- Blood urea nitrogen (BUN) test
- Creatinine test
- Hormone therapy for breast cancer
- Intravenous pyelogram
- Kidney biopsy
- Kidney transplant
- Microalbumin test
- Nephrectomy (kidney removal)
- Open prostatectomy
- Penile implants
- Percutaneous nephrolithotomy
- Peritoneal dialysis
- Prostate biopsy
- Prostate laser surgery
- Testicular exam
- Transurethral incision of the prostate (TUIP)
- Transurethral microwave therapy (TUMT)
- Transurethral resection of the prostate (TURP)
Nephrology is specialty of medicine concerned with kidney physiology, kidney disease, the treatment of kidney problems and renal replacement therapy. Systemic conditions that affect the kidneys (e.g. diabetes and autoimmune disease) and systemic problems that occur as a result of kidney problems (e.g. metabolic bone disease and hypertension) are also studied in nephrology.
The Department of Nephrology provides comprehensive care across the spectrum of kidney diseases. The department’s transplant facilities are engineered to deliver quality care and successful outcomes even in ABO-incompatible transplants. Our team of experienced doctors is recognised for their superior clinical skills and treats all categories of patients from children to elders. We have an eminent team of kidney transplant specialists, nephrologists, urologists and the technical expertise needed to meet the challenges of this life-saving procedure.
Treatments in nephrology can include medications, blood products, surgical interventions (urology, vascular or surgical procedures), renal replacement therapy (dialysis or kidney transplantation) and plasma exchange. Kidney problems can have significant impact on quality and length of life, and so psychological support, health education and advanced care planning play key roles in nephrology.
Chronic kidney disease is typically managed with treatment of causative conditions (such as diabetes), avoidance of substances toxic to the kidneys (nephrotoxins like radiologic contrast and non-steroidal anti-inflammatory drugs), antihypertensives, diet and weight modification and planning for end-stage kidney failure. Impaired kidney function has systemic effects on the body. An erythropoetin stimulating agent may be required to ensure adequate production of red blood cells, activated vitamin D supplements and phosphate binders may be required to counteract the effects of kidney failure on bone metabolism, and blood volume and electrolyte disturbance may need correction.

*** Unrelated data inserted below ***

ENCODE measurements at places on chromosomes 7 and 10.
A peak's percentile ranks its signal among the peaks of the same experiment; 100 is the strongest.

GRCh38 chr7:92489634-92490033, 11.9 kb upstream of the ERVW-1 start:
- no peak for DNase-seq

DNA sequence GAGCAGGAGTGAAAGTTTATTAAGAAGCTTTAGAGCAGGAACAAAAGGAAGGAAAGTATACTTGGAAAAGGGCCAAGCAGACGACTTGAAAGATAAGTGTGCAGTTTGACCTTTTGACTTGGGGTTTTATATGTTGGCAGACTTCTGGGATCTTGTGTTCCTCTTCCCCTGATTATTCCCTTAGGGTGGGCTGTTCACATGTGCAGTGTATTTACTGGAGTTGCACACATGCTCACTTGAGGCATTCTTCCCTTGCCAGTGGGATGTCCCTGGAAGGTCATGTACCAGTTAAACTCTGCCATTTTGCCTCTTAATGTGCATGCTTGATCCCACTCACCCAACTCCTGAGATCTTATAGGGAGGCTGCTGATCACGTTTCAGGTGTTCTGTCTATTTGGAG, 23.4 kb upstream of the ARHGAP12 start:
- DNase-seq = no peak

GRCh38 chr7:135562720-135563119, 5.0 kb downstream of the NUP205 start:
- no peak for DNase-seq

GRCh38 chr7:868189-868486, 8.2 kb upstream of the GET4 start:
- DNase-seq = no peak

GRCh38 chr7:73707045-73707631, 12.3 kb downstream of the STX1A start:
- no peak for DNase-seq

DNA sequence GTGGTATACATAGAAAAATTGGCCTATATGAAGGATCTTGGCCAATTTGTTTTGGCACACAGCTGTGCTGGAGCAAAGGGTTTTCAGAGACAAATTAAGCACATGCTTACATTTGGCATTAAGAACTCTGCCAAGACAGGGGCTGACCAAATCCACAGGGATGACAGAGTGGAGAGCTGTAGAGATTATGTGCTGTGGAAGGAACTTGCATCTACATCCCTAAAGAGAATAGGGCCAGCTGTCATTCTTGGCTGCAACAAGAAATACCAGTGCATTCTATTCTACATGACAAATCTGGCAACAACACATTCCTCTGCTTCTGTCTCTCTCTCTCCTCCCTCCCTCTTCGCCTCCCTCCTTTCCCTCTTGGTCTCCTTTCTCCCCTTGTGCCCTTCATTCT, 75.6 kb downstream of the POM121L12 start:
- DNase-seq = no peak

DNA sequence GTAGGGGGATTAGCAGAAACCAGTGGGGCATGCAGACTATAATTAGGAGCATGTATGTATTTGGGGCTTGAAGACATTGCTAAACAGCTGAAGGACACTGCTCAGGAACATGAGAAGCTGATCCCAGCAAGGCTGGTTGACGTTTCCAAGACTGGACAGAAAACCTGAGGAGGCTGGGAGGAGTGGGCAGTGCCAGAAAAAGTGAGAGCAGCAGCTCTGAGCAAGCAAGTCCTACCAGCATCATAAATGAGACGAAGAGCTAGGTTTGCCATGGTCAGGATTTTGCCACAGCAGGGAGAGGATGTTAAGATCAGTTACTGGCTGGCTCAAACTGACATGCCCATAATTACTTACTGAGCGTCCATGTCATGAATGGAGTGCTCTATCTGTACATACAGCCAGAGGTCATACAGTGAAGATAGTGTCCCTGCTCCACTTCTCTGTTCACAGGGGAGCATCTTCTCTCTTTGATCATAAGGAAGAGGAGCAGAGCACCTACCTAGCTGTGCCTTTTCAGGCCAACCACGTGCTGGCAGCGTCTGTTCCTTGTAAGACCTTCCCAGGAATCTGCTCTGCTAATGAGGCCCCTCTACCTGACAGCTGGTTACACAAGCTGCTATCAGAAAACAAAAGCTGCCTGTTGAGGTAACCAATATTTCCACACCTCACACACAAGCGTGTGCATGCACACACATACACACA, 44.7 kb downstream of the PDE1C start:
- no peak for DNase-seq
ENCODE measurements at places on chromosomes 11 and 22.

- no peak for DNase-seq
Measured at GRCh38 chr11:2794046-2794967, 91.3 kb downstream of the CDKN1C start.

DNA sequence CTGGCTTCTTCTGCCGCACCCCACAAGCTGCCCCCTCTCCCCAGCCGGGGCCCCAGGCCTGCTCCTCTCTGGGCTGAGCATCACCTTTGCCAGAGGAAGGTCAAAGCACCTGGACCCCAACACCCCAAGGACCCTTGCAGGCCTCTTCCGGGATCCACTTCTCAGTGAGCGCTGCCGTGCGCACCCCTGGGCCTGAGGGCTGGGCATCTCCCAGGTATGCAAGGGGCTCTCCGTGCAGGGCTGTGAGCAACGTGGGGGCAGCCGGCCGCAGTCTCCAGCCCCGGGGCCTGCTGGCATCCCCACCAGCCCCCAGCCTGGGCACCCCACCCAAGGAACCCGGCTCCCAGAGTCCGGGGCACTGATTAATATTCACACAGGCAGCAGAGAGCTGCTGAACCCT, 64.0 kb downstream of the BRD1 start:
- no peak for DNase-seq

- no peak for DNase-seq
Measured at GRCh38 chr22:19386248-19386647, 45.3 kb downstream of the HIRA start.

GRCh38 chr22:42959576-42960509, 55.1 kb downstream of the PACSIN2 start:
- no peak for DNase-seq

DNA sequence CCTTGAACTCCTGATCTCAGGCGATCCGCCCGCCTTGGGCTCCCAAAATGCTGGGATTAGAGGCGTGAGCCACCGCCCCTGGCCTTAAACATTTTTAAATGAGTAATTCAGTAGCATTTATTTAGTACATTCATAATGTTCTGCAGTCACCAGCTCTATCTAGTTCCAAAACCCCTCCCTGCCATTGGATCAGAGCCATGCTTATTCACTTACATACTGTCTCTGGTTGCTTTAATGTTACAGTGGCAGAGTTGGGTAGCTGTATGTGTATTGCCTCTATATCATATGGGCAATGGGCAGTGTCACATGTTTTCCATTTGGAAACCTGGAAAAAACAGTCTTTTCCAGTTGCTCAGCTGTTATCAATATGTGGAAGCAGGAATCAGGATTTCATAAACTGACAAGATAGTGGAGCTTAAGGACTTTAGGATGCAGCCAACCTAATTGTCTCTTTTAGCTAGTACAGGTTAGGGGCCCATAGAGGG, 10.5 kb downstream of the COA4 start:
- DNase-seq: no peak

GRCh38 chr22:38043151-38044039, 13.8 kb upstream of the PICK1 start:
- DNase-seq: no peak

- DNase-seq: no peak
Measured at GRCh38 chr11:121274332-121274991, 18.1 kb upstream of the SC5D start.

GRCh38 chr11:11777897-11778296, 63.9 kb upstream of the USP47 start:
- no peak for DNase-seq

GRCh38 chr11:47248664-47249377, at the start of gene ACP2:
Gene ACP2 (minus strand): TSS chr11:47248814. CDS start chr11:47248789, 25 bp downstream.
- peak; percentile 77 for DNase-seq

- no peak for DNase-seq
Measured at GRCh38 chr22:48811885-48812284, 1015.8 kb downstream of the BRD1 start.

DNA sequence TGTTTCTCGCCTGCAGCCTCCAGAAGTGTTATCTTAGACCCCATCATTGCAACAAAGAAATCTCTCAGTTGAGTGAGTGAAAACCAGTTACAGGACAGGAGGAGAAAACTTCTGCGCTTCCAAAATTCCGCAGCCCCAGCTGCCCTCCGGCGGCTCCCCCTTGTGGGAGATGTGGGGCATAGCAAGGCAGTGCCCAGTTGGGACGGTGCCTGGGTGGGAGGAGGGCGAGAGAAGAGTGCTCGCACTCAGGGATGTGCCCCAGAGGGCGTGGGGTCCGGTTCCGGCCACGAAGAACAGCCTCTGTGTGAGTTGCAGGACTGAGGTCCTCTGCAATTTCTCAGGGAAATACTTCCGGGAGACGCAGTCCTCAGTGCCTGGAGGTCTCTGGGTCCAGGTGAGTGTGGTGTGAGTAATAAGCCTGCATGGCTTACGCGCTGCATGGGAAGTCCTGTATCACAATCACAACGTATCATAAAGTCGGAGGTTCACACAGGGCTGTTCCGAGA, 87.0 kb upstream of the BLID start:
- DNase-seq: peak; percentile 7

Auto-immune and inflammatory kidney disease, such as vasculitis or transplant rejection, may be treated with immunosuppression. Commonly used agents are prednisone, mycophenolate, cyclophosphamide, ciclosporin, tacrolimus, everolimus, thymoglobulin and sirolimus. Newer, so-called “biologic drugs” or monoclonal antibodies, are also used in these conditions and include rituximab, basiliximab and eculizumab. Blood products including intravenous immunoglobulin and a process known as plasma exchange can also be employed.
When the kidneys are no longer able to sustain the demands of the body, end-stage kidney failure is said to have occurred. Without renal replacement therapy, death from kidney failure will eventually result. Dialysis is an artificial method of replacing some kidney function to prolong life. Renal transplantation replaces kidney function by inserting into the body a healthier kidney from an organ donor and inducing immunologic tolerance of that organ with immunosuppression. At present, renal transplantation is the most effective treatment for end-stage kidney failure although its worldwide availability is limited by lack of availability of donor organs.